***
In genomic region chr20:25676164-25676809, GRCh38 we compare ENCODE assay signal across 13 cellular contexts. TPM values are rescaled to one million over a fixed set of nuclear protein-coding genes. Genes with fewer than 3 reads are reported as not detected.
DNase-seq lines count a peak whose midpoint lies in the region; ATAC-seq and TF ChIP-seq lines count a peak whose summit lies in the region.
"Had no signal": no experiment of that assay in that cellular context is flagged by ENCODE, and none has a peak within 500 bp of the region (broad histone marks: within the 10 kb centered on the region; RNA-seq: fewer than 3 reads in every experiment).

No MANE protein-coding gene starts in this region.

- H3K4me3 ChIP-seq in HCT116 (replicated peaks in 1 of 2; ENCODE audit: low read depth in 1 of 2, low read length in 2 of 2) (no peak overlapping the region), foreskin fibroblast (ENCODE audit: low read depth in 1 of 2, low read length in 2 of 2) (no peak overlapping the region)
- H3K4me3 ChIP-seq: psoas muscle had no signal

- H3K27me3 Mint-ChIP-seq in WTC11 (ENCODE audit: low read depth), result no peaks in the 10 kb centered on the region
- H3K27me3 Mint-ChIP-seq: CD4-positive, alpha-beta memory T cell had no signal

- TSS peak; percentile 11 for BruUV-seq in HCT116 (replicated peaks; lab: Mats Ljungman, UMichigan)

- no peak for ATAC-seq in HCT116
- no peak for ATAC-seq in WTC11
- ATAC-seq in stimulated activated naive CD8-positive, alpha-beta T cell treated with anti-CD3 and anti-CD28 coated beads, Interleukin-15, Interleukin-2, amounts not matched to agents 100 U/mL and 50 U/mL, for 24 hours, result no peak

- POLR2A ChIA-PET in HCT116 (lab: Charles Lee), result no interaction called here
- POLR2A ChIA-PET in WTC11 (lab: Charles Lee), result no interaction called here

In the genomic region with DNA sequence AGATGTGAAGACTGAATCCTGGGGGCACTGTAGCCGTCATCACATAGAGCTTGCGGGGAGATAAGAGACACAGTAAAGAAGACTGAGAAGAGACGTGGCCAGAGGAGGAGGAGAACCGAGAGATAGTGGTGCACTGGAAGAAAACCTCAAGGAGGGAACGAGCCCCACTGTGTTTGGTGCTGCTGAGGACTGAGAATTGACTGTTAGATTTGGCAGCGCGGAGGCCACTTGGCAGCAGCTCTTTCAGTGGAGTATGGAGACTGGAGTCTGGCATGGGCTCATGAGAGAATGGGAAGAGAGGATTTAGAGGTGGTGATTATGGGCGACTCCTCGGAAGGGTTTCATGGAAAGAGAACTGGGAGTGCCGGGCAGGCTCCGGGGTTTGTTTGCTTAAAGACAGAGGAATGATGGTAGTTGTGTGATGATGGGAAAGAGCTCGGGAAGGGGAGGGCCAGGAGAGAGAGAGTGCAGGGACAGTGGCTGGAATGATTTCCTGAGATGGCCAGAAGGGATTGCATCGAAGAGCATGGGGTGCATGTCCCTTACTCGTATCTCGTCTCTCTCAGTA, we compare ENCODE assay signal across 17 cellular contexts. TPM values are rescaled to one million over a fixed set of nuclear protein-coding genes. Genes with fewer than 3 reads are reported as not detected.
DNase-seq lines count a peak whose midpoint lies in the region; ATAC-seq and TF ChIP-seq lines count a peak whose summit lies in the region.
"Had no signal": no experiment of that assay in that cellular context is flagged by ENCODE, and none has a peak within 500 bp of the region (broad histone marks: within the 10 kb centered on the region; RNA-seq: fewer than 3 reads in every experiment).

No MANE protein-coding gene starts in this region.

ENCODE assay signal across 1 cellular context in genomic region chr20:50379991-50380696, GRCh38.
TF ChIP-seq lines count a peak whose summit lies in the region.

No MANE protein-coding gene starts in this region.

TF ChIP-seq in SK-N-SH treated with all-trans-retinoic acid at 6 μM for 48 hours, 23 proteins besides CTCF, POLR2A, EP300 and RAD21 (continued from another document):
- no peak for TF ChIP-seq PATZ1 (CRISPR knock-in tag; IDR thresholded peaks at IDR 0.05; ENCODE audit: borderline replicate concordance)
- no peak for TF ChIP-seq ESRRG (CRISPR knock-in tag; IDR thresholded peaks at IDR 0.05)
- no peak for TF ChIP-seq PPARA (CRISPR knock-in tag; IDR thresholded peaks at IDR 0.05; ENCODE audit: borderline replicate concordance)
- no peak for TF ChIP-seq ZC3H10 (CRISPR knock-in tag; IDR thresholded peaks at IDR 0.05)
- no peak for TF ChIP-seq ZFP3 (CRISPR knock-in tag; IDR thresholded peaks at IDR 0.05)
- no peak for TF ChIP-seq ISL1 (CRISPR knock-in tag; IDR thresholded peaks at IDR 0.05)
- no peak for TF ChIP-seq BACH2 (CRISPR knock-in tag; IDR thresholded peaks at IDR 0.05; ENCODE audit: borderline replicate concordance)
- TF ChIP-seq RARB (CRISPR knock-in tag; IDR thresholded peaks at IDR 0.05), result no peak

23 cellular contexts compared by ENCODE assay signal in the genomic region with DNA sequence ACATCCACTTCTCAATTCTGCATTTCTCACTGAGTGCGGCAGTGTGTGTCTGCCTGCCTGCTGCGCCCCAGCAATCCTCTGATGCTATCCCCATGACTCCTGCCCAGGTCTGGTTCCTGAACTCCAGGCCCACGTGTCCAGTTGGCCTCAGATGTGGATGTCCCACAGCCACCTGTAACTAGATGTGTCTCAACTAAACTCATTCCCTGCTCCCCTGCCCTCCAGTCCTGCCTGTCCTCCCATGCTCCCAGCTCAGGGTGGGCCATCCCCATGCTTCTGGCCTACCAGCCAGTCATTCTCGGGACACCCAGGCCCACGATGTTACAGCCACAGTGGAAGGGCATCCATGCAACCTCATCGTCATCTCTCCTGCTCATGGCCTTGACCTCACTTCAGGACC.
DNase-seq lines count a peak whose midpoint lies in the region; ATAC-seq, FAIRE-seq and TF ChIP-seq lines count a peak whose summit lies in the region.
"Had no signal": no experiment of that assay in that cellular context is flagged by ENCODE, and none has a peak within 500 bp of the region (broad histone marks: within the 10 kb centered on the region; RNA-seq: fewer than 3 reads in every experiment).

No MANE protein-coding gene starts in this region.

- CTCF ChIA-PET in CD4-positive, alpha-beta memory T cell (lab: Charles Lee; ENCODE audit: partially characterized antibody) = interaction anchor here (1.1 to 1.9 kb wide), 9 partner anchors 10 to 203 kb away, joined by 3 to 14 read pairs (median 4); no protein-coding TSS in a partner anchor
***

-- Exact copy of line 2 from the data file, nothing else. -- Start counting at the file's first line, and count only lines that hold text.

DNase-seq lines count a peak whose midpoint lies in the region; ATAC-seq and TF ChIP-seq lines count a peak whose summit lies in the region.